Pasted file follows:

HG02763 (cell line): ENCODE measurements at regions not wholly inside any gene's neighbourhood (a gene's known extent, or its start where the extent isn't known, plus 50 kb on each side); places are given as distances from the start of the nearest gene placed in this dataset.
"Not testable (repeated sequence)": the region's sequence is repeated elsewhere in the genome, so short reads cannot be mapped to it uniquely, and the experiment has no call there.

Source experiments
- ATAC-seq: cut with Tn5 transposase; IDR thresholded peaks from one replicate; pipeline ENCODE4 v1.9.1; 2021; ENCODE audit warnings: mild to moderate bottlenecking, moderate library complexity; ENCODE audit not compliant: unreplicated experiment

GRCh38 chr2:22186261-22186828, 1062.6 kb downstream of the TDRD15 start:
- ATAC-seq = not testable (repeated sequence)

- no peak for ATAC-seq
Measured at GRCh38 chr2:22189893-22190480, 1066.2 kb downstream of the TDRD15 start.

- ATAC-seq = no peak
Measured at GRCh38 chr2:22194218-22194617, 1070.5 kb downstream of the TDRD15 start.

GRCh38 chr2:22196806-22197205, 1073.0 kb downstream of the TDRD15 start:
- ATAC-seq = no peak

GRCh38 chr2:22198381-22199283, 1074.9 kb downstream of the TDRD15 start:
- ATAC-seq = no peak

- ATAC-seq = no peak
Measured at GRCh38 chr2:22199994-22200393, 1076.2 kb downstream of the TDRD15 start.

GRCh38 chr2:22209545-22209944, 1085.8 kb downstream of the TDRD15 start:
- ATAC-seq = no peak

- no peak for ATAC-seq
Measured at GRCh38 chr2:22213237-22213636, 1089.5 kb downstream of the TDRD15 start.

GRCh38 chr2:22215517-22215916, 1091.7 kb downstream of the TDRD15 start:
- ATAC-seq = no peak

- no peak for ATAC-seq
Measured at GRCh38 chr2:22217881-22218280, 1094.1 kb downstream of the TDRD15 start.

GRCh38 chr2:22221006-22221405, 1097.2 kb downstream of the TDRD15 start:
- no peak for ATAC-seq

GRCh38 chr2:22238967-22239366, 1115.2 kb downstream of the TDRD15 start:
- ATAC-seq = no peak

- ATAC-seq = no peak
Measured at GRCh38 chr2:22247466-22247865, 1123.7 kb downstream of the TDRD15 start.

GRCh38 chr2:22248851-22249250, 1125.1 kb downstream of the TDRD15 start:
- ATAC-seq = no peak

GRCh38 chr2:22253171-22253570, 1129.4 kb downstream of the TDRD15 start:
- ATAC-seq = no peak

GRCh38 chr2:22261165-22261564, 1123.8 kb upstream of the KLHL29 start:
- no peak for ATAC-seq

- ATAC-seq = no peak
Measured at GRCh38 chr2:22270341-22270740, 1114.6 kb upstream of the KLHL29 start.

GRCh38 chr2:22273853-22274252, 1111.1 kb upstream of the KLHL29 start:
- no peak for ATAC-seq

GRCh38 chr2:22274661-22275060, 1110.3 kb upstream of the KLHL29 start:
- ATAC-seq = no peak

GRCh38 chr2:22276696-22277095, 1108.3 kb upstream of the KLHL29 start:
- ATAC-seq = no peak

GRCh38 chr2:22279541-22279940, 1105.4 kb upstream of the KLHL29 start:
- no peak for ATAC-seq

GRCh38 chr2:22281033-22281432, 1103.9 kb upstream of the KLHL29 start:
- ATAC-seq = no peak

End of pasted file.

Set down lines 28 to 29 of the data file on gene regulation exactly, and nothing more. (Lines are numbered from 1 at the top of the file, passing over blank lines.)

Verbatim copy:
- ATAC-seq = no peak

- ATAC-seq = no peak